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Cook County Board President Preckwinkle announces 2014 budget with no new taxes

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Cook County Board President Toni Preckwinkle announced the FY 2014 $3.2 billion dollar budget recommendations yesterday that does not include new taxes, fines or fees. According to a release from President Preckwinkle's office, the new budget makes critical investments in the County’s public health and safety systems.

The budget, according to the office, reduces unnecessary costs. "This budget reflects my administration’s work over the past three years and is a testament to the reforms we have put in place to institutionalize fiscal responsibility in County government," President Preckwinkle said. "We are not raising taxes and we are prioritizing spending. We have solved for more than $1.2 billion in deficits since I took office while improving services."

In an initial preliminary budget deficit of $152 million, which was balanced by an in increase in anticipated Cook County Health and Hospitals System payments of $86.5 million and $10.5 million in savings. The County also reduced additional expenses by $24.2 million, with an anticipated increase in revenues estimated at $16.5 million, as a result of an improving economy and increased tax enforcement.

The County also saves $14.4 million in health and pharmacy costs by improving the management of employee benefits and more closely monitoring specialty drugs and conditions.

The proposed budget experiences savings because of the continued success of CountyCare, a Medicaid expansion program under the Affordable Care Act which provides health care coverage for tens of thousands of uninsured and underinsured patients in Cook County.

The County anticipates $278 million in net revenue from CountyCare in the FY 2014 budget. As of this week, the County has initiated more than 110,000 applications and sent them to the State for approval. It is on track to exceed the President’s and CCHHS CEO Dr. Ram Raju’s goal of 115,000 applications by the end of 2013. This will allow CCHHS to improve services and become more self-sufficient.

Public safety funding will increase by $27.6 million from the prior year. It reflects a change in state law that would shift 17-year-olds charged with felonies from the adult court system to the juvenile system.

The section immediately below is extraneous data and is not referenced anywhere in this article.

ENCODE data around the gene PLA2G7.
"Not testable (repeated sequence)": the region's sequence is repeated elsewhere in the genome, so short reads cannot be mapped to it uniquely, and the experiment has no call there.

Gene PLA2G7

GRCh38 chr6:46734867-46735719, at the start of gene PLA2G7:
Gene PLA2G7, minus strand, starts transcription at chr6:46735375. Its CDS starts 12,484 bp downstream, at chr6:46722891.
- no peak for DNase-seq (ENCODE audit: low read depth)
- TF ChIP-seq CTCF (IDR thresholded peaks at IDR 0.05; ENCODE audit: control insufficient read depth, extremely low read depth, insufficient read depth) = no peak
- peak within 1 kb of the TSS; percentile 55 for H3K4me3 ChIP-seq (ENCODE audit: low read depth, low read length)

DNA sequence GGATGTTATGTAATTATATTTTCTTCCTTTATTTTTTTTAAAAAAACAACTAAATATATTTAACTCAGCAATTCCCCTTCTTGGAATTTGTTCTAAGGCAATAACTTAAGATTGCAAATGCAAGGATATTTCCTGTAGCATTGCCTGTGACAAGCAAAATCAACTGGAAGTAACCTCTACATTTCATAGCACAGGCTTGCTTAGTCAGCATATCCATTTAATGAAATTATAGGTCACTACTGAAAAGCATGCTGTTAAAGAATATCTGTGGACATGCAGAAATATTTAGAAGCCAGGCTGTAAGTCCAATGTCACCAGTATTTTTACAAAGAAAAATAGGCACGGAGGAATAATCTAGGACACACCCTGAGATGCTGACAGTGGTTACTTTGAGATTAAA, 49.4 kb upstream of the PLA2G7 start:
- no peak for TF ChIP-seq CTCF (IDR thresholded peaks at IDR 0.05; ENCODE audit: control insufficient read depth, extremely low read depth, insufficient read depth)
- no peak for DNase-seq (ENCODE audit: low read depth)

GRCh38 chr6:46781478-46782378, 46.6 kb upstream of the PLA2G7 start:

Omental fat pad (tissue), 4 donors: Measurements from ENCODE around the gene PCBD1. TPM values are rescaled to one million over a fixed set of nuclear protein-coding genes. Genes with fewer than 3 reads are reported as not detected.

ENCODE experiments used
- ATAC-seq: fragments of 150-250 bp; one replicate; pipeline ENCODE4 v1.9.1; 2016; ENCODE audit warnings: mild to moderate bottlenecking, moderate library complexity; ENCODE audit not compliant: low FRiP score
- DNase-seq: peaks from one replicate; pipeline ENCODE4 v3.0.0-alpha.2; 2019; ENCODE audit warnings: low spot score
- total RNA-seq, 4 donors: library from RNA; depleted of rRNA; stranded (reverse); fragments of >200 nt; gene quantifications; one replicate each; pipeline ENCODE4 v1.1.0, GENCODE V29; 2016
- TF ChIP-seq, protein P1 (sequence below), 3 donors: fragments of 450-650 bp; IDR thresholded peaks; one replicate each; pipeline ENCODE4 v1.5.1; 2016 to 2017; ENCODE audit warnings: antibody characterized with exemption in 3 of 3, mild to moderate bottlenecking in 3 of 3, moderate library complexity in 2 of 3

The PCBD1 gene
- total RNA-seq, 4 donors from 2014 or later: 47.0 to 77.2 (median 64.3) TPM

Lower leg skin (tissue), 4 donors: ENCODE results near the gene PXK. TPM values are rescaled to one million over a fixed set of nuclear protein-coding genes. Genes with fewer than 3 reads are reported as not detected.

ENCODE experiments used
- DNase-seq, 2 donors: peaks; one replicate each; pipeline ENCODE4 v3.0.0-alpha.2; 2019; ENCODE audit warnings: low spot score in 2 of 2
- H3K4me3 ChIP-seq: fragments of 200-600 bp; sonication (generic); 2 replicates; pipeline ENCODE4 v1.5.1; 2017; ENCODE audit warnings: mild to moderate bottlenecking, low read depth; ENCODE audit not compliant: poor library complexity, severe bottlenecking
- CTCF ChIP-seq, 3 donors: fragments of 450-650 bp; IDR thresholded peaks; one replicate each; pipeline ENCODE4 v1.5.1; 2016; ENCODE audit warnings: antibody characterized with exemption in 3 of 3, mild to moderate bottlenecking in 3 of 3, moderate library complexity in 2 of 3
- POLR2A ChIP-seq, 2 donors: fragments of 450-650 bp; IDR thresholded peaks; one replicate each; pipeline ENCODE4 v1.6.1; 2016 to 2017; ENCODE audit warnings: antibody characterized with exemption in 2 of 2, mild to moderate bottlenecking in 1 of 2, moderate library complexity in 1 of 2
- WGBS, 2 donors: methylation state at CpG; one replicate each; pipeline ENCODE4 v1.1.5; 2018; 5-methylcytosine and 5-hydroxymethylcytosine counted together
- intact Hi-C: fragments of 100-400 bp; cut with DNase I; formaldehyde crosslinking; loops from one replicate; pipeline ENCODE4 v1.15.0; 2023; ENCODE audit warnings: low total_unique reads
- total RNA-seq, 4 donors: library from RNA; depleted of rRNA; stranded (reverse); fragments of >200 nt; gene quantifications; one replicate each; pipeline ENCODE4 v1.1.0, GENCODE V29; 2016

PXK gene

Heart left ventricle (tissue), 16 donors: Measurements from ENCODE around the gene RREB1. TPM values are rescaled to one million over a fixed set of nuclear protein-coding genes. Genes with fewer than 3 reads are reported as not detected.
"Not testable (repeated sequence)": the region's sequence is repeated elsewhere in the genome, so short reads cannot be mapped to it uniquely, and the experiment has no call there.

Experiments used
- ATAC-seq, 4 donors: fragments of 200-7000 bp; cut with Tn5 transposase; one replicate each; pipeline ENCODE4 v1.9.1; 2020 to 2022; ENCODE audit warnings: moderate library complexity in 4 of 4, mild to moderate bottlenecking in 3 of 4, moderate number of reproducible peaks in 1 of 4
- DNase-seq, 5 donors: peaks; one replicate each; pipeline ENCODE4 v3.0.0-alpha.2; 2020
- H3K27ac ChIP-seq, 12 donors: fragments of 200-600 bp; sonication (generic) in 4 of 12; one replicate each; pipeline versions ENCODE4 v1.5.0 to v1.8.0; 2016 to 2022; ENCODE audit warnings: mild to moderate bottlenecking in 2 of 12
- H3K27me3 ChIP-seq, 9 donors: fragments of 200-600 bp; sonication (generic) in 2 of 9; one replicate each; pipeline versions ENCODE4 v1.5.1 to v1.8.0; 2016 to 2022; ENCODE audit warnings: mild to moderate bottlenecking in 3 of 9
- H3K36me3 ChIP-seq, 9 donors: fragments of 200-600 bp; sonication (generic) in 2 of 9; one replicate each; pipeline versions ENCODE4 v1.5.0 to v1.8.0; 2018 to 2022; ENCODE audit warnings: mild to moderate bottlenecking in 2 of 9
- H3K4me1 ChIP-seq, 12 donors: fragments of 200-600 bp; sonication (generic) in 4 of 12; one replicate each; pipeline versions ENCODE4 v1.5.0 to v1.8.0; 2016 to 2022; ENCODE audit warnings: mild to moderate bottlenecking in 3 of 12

The public safety budget also is increasing $3.8 million due to mandated federal hiring at the Cook County Jail.

In FY 2014, the Medical Examiner will add more than 20 employees. This needed staff will allow the office to function at optimum efficiency and bolster its efforts to achieve national accreditation. The Bureau of Technology is also investing $1.5 million to expand and improve the County’s aging broadband networks. There also will be investments in the Office of the Independent Inspector General’s (OIIG) case management system to enhance its ability to root out and reduce misconduct in County government.

"These hearings will give residents an opportunity to provide meaningful input and voice their concerns before a final vote on the budget," President Preckwinkle said. "I urge everyone involved in this process – commissioners, separately elected officials, our unions, our civic groups, and residents – to bring us ideas, and help us pass a responsible budget without new taxes, fines or fees."

Laurence Msall, president of the nonpartisan Civic Federation budget watchdog group, like what he sees. Msall told the Chicago Tribune that while he has yet to comb through the budget but had praise for what he's learned so far. "This is a good-news budget on the surface for Cook County taxpayers, for the citizens of Cook County," Msall said. "It shows a great deal of restraint on the part of the county, not going to tax increases."

Send John Presta an email and your story ideas or suggestions, johnpresta@att.net.

John is the author of an award-winning book, the 2010 Winner of the USA National Best Book award for African American studies, published by The Elevator Group, Mr. and Mrs. Grassroots. Also available an eBook on Amazon. John is also a member of the Society of Midland Authors and is a book reviewer of political books for the New York Journal of Books. John has volunteered for many political campaigns.

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